The Promise – commitment to siblings

The Promise – commitment to siblings

The Promise team has launched The Plan 2021-2024. This important document provides a road map for change over the next three years focusing attention on the issues of greatest importance to children, young people and their families such as being listened to, addressing poverty, having their rights upheld and removing stigmatising language. Protecting and promoting relationships with brothers and sisters is highlighted within the key priorities for change.

The Plan states: “Scotland will stop the practice of separating brothers and sisters, unless for reasons of safety. Relationships between brothers and sisters will be cherished and protected across decision making and through the culture and values of the people who care for them.”

The report also introduces the processes that will be used to measure change and monitoring progress. The Plan 21-24 can be found here.


Minister for Children and Young People congratulates SUFS

Minister for Children and Young People congratulates SUFS

The Minister for Children and Young People Maree Todd has congratulated Stand Up For Siblings on its third anniversary. In a short video clip, the Minister thanks the partnership for all its work and achievements.

She said there had been great progress in practice, legislation and policy. The Minister said keeping brothers and sisters together, was a priority for the Scottish Government.

You can view the clip below.

Transforming practice to promote sibling relationships

Transforming practice to promote sibling relationships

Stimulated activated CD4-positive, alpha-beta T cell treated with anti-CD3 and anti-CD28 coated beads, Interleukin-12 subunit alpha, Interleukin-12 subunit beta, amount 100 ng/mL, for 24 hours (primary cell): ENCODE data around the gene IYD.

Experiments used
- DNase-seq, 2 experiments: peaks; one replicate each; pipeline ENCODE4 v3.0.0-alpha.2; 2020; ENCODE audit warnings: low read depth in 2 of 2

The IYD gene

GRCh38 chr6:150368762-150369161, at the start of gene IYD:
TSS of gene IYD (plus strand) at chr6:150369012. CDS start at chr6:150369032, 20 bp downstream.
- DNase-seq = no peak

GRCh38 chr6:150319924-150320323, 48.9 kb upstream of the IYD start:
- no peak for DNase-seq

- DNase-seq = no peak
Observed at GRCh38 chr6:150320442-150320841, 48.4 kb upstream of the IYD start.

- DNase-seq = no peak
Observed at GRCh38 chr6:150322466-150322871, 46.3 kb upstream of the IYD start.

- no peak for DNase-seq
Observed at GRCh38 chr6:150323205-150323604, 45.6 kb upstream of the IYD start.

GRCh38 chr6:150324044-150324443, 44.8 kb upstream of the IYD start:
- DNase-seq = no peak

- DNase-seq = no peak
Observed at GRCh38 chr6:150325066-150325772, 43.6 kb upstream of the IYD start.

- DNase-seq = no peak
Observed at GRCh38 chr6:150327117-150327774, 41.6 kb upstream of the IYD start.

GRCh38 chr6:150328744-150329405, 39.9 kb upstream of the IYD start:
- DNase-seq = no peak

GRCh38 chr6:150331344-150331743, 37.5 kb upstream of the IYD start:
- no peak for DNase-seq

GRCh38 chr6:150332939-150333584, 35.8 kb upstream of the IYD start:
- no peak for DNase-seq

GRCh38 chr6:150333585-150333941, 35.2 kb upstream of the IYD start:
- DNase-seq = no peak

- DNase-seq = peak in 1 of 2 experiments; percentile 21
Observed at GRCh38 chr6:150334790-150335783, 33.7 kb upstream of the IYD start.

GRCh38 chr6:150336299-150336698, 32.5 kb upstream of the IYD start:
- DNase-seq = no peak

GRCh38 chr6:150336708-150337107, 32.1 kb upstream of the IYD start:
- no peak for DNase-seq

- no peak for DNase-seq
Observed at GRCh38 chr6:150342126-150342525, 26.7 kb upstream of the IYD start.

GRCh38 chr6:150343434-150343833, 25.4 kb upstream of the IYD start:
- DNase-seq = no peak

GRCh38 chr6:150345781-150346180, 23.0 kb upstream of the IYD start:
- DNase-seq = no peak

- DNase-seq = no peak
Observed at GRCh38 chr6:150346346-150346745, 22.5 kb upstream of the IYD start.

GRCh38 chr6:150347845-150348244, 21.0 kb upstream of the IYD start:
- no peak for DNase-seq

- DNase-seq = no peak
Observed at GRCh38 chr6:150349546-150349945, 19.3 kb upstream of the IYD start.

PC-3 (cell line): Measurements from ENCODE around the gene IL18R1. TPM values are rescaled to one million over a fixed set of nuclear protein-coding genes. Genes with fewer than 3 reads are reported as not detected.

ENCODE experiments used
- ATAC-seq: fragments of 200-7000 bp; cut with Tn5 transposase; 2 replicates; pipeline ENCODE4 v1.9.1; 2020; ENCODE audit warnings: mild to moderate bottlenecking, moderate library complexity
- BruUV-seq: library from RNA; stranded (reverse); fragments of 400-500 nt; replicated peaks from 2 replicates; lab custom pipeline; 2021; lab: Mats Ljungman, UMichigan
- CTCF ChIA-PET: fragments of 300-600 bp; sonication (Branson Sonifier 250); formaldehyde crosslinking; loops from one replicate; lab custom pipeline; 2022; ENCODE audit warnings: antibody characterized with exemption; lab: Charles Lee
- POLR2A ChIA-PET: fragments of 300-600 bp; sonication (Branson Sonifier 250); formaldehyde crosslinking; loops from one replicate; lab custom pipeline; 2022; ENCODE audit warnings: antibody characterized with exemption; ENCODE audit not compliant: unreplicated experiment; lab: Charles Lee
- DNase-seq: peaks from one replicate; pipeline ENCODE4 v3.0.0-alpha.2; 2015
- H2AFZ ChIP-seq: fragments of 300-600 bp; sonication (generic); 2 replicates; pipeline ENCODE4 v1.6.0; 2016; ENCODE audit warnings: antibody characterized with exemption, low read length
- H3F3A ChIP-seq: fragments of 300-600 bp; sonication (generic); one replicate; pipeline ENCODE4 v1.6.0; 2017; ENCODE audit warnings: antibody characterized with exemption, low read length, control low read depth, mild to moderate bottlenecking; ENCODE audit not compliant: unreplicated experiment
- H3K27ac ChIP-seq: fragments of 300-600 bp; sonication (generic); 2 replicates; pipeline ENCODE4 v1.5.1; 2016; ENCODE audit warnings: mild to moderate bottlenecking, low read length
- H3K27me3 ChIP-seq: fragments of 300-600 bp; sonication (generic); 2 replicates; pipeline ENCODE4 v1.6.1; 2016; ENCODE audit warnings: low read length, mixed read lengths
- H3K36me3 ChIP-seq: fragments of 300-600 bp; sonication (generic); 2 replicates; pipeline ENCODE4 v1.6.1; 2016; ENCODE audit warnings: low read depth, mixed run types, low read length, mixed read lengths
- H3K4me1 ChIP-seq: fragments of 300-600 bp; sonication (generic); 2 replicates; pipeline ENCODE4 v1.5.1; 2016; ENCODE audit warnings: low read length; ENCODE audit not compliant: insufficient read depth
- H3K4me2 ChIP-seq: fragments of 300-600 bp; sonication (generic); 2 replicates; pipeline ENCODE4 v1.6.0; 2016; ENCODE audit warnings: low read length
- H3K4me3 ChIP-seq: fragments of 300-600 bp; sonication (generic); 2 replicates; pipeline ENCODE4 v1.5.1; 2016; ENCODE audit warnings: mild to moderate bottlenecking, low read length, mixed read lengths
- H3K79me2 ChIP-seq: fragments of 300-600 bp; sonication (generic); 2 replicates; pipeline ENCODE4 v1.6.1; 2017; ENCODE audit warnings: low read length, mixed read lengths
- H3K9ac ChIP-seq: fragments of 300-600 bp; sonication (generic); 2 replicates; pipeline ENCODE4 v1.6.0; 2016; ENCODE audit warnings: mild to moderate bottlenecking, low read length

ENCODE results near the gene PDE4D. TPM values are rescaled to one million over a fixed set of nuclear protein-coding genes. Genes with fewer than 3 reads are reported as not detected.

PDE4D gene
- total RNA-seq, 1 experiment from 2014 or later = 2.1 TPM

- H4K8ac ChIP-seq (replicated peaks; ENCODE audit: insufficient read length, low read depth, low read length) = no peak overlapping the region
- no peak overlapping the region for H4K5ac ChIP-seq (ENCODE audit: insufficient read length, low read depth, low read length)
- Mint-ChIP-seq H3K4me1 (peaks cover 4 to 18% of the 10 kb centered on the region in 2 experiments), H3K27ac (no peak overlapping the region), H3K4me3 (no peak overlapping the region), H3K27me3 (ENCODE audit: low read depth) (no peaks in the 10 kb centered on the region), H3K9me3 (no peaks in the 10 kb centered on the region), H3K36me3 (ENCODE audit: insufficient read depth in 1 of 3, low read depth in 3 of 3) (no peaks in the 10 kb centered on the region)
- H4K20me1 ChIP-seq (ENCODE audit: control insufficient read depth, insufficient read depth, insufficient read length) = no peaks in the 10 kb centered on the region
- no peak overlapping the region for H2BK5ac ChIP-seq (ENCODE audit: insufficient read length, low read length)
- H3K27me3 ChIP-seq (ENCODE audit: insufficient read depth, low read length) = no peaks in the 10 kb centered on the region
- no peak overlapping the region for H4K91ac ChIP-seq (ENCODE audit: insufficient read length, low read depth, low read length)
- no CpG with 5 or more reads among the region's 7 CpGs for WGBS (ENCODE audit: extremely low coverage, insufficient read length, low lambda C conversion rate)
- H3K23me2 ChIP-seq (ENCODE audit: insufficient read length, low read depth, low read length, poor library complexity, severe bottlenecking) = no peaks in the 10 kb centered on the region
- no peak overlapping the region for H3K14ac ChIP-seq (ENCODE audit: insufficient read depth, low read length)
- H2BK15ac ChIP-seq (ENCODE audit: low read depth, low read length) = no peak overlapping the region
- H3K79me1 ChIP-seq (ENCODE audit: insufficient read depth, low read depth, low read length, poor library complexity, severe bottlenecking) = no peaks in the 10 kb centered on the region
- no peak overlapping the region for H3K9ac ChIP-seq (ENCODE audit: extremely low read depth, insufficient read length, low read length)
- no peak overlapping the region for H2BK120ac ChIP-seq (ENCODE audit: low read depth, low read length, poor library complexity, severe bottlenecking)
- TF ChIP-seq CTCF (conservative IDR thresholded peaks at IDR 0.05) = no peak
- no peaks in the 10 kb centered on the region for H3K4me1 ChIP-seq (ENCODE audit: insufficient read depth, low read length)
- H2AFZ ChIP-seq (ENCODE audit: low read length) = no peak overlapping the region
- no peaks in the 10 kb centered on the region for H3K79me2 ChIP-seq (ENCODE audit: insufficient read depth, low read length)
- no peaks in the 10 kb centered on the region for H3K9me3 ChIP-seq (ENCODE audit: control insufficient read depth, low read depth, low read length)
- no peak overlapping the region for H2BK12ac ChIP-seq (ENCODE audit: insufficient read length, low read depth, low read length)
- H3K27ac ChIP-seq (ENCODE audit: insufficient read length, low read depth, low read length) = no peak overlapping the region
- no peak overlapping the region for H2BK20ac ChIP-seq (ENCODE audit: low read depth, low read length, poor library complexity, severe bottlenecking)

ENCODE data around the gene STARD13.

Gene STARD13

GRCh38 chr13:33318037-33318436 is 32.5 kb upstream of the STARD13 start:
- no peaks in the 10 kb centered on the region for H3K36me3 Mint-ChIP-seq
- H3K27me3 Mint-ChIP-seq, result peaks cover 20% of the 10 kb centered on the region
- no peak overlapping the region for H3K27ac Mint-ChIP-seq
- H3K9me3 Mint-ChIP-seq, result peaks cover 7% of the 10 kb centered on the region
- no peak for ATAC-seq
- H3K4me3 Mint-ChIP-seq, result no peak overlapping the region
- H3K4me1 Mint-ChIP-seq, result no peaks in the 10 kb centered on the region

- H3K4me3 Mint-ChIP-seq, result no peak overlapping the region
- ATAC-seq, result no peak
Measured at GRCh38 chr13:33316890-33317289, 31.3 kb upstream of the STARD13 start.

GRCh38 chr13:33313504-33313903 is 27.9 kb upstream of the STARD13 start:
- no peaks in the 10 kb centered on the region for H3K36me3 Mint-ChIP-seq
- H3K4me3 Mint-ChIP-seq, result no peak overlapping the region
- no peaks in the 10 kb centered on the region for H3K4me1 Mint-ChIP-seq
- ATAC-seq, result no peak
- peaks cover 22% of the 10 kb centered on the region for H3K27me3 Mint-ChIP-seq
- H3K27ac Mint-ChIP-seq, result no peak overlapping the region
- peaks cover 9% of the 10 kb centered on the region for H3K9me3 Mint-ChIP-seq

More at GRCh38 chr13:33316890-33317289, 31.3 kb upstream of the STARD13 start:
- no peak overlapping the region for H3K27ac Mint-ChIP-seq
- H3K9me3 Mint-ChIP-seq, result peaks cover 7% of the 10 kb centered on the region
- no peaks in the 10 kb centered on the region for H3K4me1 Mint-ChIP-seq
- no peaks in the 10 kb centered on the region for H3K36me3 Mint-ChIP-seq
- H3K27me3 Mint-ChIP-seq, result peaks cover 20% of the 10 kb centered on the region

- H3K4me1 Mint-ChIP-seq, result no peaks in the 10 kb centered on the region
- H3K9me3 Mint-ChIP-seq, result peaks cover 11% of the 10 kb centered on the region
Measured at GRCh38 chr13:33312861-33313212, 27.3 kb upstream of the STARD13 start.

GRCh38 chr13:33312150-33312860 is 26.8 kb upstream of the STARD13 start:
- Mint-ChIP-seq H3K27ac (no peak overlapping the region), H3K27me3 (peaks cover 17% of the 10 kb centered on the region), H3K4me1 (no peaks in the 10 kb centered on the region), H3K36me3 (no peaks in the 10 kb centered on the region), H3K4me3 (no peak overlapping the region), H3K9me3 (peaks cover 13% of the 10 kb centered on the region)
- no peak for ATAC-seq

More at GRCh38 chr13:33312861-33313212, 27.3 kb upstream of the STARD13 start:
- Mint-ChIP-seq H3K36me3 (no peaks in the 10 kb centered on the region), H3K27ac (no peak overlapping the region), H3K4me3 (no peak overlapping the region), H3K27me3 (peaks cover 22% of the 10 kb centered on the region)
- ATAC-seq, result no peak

“I don’t feel so alone in the world” (Sandy, 8 February 2021 on BBC News) This was not a conversation about isolation caused by Covid-19 which has dominated most people’s narrative over the last year, or someone who was beginning to see some light at the end of the tunnel. This conversation was about a care experienced young person who has felt alone in the world, for the biggest part of their life. 

As a toddler they needed to be cared for away from home – isolated and separated from their brothers and sister. This left a gaping hole, physically and emotionally, often hidden from sight because it wasn’t discussed. But in reality, that gaping hole or the impact on the child and their behaviour was in plain sight of the team around the child. The status quo remained however, for many years. 

Over the last 4 years this feeling of being alone and isolated has lifted, gradually. Small steps, mostly forwards, some backwards but a journey of identifying tracing and re-connecting to the brothers and sister lost over 15 years ago.

Edinburgh’s Lifelong Links service was in its infancy when we started working with Sandy. Edinburgh had recognised the need to transform our practice with too many of the children we care for losing many important connections as their care journey moves on. We should not be complicit, youngsters we care for should not feel alone and isolated in the world. 

While Lifelong Links will identify any individual a young person deems important to them, we were not anticipating the numbers of requests to find brothers and sisters, the very people who have walked in your shoes, with whom you share a history that few others will truly ever understand. The people that many of us will experience our longest and most enduring relationships. 

Are they happy? Are they safe? Questions often asked of coordinators by a youngster when they start with Lifelong Links. Youngsters have often “held” these questions deep within for a very long time, but they desperately want to know about their brothers and sisters.  In Edinburgh we are working with children, some who have no idea where their brothers and sisters are now and when asked will say to coordinators, they didn’t want to ask, often out of concern about upsetting the people who care for them.  Some youngsters have brothers and sisters born after they were removed from the family home, but they are still their family, they do feel connected and do want to try and make that connection.